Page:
The publication of the experiences of young soldiers from Operation Cast Lead has kicked off a public debate in Israel over the morality of the army’s conduct in Gaza.
The stories of the soldiers, alumni of the Oranim pre-military academy, were published last week in Haaretz and Maariv. They described several IDF units as acting in a trigger-happy army that operated with scant regard for Palestinian civilians.
The two most shocking cases were the alleged shooting by snipers of a mother and two children and an old woman. Following the reports, the IDF launched official inquiries into the cases, but at the same time began an intensive PR campaign to discredit the soldiers’ accounts.
The Guardian also published a series of investigations alleging IDF “war crimes”. Israel was accused of the killing of civilians by armed unmanned aerial vehicles (UAVs), using Palestinian civilians as human shields and firing on medical teams. The IDF has so far refused to comment on specific cases, pending the completion of its post-Gaza investigations.
IDF units are forbidden to use human shields, though similar cases have been reported in the past. The IDF has documented numerous cases in which Hamas has used Palestinian civilians to shield its operations.
“We could see in the surveillance cameras how, after they fired rockets at Israel, they sent children to retrieve the launch tubes,” said the commander of an attack helicopter squadron. “They knew we could detect the launch immediately and by sending children they prevented us from firing back and destroying the tubes.”
Hamas has also been accused of war crimes for using civilians as “human shields” and for taking advantage of the Gaza fighting to murder dozens of members of rival Palestinian factions.
The IDF has also denied that its soldiers shot at medical teams, saying that Hamas had commandeered ambulances to move fighters and arms.
During the Gaza operation and in the two months since, the world media has published Palestinian testimony of alleged war-crimes and reports from various international monitoring groups. United Nations agencies have made similar accusations.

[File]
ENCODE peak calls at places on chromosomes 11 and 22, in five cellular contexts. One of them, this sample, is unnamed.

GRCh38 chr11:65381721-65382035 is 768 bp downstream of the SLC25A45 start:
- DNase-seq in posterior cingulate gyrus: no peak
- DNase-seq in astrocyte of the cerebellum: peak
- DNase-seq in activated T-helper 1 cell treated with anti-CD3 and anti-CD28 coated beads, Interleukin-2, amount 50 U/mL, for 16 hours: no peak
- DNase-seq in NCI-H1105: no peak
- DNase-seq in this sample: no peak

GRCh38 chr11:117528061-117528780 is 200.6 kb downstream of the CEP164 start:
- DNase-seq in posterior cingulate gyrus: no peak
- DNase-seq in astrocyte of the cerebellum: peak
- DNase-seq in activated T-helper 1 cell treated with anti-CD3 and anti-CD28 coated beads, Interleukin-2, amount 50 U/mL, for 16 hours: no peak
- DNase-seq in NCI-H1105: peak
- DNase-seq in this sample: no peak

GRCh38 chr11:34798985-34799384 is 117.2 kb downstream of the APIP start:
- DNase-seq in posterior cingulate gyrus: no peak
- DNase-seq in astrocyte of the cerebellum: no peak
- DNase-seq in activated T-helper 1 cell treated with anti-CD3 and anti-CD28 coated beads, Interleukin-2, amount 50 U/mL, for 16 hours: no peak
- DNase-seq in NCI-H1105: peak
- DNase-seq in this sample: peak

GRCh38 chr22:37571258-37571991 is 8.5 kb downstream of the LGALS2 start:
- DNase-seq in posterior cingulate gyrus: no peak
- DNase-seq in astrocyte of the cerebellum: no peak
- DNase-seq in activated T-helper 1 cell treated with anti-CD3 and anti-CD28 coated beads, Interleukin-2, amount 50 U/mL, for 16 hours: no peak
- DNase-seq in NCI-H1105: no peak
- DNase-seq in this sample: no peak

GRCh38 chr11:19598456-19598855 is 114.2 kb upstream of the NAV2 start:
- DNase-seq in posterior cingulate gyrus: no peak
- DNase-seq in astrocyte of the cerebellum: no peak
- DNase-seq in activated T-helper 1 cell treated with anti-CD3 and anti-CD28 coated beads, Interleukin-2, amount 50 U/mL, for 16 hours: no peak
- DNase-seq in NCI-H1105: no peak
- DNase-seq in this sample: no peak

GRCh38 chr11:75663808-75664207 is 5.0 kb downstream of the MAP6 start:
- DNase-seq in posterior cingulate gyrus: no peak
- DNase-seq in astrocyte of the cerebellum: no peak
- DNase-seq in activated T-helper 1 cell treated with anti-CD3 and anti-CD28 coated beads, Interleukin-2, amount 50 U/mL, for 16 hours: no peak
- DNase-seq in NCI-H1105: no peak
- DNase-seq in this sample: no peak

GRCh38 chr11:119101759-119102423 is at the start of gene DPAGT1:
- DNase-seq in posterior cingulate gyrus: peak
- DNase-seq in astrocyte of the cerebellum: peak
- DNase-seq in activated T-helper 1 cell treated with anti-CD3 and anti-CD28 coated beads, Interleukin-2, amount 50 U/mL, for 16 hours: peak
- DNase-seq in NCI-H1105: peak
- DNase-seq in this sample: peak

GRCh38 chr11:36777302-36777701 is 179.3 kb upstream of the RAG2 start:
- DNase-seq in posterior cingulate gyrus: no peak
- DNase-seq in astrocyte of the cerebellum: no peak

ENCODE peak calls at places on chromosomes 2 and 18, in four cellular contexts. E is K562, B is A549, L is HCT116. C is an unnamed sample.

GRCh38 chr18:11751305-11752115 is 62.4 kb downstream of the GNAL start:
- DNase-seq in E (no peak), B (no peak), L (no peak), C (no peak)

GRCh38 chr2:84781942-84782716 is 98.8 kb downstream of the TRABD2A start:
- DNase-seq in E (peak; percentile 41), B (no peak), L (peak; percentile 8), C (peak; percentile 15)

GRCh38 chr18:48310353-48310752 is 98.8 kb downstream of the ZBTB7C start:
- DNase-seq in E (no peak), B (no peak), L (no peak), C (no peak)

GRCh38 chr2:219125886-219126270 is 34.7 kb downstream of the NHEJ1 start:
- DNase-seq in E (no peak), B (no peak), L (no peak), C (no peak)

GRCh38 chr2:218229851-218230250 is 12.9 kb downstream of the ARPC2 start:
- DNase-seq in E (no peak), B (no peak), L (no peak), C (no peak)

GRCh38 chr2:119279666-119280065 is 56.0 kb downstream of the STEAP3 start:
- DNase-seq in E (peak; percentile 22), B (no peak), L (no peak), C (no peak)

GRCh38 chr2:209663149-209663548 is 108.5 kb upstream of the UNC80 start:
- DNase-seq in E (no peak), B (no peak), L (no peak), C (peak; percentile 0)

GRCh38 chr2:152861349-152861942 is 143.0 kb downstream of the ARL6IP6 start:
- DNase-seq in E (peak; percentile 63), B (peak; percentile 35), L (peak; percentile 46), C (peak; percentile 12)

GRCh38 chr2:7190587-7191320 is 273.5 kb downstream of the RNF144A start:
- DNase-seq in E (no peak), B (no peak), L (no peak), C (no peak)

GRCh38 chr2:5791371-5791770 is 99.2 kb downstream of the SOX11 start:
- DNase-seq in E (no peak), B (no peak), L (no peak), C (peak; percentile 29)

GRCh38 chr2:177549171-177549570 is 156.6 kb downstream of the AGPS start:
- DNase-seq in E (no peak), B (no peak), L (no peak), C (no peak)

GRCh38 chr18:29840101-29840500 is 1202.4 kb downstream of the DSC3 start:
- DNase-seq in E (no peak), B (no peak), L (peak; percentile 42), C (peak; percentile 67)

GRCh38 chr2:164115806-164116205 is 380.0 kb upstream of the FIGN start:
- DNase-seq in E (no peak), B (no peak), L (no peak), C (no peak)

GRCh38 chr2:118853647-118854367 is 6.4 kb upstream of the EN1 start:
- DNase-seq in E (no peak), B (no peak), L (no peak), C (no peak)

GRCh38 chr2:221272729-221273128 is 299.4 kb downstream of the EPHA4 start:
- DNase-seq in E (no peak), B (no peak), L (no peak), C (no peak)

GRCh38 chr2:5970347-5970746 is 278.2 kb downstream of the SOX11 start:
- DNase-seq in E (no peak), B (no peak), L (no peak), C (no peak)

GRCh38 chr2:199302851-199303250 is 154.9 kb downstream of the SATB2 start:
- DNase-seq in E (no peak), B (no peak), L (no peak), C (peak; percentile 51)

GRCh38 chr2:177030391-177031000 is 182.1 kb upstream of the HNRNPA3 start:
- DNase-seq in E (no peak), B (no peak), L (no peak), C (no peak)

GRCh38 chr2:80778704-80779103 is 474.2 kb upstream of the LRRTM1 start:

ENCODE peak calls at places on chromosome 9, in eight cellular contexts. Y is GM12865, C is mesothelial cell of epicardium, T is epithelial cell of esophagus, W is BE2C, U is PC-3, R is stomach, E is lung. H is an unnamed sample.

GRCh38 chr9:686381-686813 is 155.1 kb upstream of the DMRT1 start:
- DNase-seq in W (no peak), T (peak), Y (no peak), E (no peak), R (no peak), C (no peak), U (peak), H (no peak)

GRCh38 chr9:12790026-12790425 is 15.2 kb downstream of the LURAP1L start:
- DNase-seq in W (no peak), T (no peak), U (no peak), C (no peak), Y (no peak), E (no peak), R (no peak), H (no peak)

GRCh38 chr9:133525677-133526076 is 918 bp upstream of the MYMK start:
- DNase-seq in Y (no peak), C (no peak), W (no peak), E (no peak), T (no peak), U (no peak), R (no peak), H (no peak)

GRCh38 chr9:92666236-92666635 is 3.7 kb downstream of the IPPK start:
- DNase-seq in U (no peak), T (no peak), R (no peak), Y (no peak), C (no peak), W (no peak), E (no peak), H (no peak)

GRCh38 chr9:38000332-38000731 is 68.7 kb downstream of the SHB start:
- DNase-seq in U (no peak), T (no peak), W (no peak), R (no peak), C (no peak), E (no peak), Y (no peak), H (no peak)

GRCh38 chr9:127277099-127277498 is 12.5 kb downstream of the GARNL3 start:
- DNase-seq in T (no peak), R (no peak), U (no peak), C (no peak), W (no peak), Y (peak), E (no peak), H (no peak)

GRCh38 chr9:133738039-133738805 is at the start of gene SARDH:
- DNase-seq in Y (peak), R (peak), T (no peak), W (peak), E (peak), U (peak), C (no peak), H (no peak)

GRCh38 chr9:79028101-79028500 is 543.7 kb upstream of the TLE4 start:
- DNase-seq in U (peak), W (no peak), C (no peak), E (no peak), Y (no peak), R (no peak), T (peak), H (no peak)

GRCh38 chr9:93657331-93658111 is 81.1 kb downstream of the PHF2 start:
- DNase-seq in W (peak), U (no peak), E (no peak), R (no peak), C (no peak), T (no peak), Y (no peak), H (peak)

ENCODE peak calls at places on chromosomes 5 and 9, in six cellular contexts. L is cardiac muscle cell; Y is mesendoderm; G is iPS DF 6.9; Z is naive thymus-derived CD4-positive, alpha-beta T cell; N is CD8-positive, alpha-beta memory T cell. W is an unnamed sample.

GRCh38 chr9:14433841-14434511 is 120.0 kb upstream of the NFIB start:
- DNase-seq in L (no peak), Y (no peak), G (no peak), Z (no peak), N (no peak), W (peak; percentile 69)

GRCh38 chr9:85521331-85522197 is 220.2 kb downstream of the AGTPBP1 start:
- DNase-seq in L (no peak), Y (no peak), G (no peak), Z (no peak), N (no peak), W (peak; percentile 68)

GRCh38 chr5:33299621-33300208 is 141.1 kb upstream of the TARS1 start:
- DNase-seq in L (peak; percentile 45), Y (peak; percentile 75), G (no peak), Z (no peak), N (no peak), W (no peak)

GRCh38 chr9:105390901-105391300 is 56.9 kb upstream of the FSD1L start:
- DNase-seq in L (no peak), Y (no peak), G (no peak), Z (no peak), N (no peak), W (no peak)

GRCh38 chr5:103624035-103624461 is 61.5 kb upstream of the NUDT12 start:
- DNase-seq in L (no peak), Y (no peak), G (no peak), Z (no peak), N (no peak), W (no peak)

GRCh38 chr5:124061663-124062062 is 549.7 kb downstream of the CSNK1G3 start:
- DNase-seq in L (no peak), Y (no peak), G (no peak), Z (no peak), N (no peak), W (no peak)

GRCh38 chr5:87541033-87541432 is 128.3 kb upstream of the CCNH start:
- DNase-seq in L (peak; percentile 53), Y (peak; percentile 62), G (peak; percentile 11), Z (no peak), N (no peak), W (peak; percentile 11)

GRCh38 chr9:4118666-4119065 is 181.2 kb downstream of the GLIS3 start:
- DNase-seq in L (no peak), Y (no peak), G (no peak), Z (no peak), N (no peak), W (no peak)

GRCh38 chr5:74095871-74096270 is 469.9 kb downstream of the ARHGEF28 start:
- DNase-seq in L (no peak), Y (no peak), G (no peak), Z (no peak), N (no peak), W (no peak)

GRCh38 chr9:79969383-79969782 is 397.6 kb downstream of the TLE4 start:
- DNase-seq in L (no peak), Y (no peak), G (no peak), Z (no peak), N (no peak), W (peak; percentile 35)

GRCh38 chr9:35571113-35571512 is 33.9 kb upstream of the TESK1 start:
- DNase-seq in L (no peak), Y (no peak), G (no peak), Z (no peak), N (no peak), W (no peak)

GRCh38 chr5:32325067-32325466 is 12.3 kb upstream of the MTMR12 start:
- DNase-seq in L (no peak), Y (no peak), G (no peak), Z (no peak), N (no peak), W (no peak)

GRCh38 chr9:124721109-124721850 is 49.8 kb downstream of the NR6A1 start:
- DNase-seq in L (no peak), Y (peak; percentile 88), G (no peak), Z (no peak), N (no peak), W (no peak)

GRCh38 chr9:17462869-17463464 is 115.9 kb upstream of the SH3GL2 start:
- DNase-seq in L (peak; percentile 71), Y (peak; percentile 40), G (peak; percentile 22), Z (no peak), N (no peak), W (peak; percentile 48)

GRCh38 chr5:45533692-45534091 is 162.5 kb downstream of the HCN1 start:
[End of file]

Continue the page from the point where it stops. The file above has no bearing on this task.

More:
This week, Human Rights Watch published a report detailing the alleged illegal use by the IDF of white phosphorus bombs. None of these reports have so far caused much discussion among the Israeli public, as most see such claims as one-sided.
But last week’s reports drew a very different response from the Israeli public and the IDF because they came from Israelis soldiers. IDF Chief of Staff Lieutenant General Gabi Ashkenazi responded: “We have ordered investigations into what has been published in recent days. I can say that the IDF is the most moral army in the world. And you have to remember where we operated, in a place where Hamas transformed civilian neighbourhoods into war-zones. I don’t believe that IDF soldiers harmed Palestinian civilians in cold-blood. But we will wait for the results of the investigations.”
Senior officers, speaking anonymously, were angry the report had been published. “The newspapers acted in an extremely irresponsible way,” said one general. “None of the soldiers who spoke actually saw the alleged shootings and the papers haven’t corroborated these stories.”
Another officer said: “I was in all the sectors during the operation and did not see anything resembling these stories. I think the soldiers were caught up in an atmosphere of atonement and just repeated rumours.”
Some military sources sought to discredit the reports by labelling the Oranim Academy’s head, Danny Zamir, as a left-winger.
In 1990, Major Zamir, then a commander of a reserve company, was disciplined for refusing to guard an event orgamised by settlers in Nablus. The IDF has since promoted him, and he is now a deputy commander of an elite reserve battalion.